Now is the time to visit pulling or drifting in the front end. First we need to discuss tire air pressures. Tires that are uneven in pressure (within 5psi or less of each other) will cause a pull but uneven pressures are more complicated when you explore the effects closer. In addition to the added drag of increased surface contact of a low tire, a measurement called scrub radius increases the pull. Scrub radius is the measurement between the intersecting points of two imaginary lines at the ground. One drawn through the pivot points (be it spindles or ball joints, etc.) and the other drawn through the exact center of the tire. Uneven tire sizes on the same axle have the same effect-the pull will be toward the smaller tire because of the increased scrub radius measurement on that side of the vehicle.
Tires of the supposedly same size can pull one way or the other but usually from the time they were new. This is possibly because one tire is shorter or taller than the others upsetting the balance of scrub radius. These tires can be somewhat isolated by simply swapping sides with the tires and see if the pull also swaps direction.
Any pulling or drifting is not normal on most roads no matter who says otherwise. Constant drifting or pulling in one direction only promotes tire wear which eventually shows up on the edges of the tires in the direction of the pull. Toe amount will alter the amount of wear each tire exhibits in this case.
Too many alignment people simply set your front end to fall somewhere inside published spec guidlines and that's not nearly good enough. Specifically setting the alignment settings per tire diameter, vehicle design, etc. while staying within these guidelines will make one alignment technician shine above the others.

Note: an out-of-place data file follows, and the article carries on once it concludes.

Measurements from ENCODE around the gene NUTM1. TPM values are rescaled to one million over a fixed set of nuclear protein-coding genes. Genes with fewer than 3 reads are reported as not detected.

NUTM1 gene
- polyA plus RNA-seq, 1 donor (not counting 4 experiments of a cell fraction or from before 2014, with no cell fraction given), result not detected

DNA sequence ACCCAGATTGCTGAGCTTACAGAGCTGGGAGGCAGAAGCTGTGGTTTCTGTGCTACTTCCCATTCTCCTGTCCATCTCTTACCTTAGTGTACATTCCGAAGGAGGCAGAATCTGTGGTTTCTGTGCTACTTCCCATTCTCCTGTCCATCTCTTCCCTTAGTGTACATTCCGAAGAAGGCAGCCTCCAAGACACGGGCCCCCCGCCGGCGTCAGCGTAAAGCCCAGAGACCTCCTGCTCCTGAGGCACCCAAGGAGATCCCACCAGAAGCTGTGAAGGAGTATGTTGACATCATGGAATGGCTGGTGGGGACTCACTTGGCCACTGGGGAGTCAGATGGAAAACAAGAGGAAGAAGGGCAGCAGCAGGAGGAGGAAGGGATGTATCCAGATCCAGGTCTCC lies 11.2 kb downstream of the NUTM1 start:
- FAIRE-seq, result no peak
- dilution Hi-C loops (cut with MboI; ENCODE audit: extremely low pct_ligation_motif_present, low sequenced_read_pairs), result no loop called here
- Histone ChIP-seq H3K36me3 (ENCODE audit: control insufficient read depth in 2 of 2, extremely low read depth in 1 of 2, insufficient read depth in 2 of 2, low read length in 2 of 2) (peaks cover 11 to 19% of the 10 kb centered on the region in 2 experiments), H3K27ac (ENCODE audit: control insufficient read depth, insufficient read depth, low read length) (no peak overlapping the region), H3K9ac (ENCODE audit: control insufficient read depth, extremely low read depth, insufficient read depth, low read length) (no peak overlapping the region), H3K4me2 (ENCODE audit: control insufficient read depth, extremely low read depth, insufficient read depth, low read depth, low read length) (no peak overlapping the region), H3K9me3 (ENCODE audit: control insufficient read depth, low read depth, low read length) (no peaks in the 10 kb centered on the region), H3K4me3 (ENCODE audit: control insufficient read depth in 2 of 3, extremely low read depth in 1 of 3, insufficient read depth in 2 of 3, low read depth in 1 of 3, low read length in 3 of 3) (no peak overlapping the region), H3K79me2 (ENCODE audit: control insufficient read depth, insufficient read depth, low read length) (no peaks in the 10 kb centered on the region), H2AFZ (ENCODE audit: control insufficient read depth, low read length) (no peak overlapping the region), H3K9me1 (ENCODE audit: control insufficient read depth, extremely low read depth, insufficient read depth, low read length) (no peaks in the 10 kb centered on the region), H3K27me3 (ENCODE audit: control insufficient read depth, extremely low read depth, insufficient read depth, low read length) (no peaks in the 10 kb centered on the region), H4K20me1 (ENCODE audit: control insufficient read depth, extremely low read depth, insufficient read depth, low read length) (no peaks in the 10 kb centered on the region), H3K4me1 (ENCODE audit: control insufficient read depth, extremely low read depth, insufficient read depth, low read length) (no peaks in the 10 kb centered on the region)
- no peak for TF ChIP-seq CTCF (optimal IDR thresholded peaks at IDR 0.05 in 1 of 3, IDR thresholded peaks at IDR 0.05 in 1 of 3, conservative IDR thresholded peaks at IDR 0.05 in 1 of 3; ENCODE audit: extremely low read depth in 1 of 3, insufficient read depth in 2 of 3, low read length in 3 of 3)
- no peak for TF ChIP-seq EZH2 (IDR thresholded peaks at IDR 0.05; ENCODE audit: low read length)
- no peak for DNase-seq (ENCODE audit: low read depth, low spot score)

Camber is the lean of each tire sideways. Proper camber amounts counter the effects of the higher center of the road which allows water to run off the road during rains. Two laned roads typically have a higher crown than multilaned roads and your camber may have to be adjusted a little if you primarily run one or the other most of the time. The larger the tire the more aggressive the camber setting will have to be. Cold bending a straight front axle is necessary to correct camber on them and cannot be done repeatedly. It's often not fully effective for tires as large as 11R24.5. That's where cross caster can be a handy tool to completely eliminate all right or left hand drift and resulting tire wear.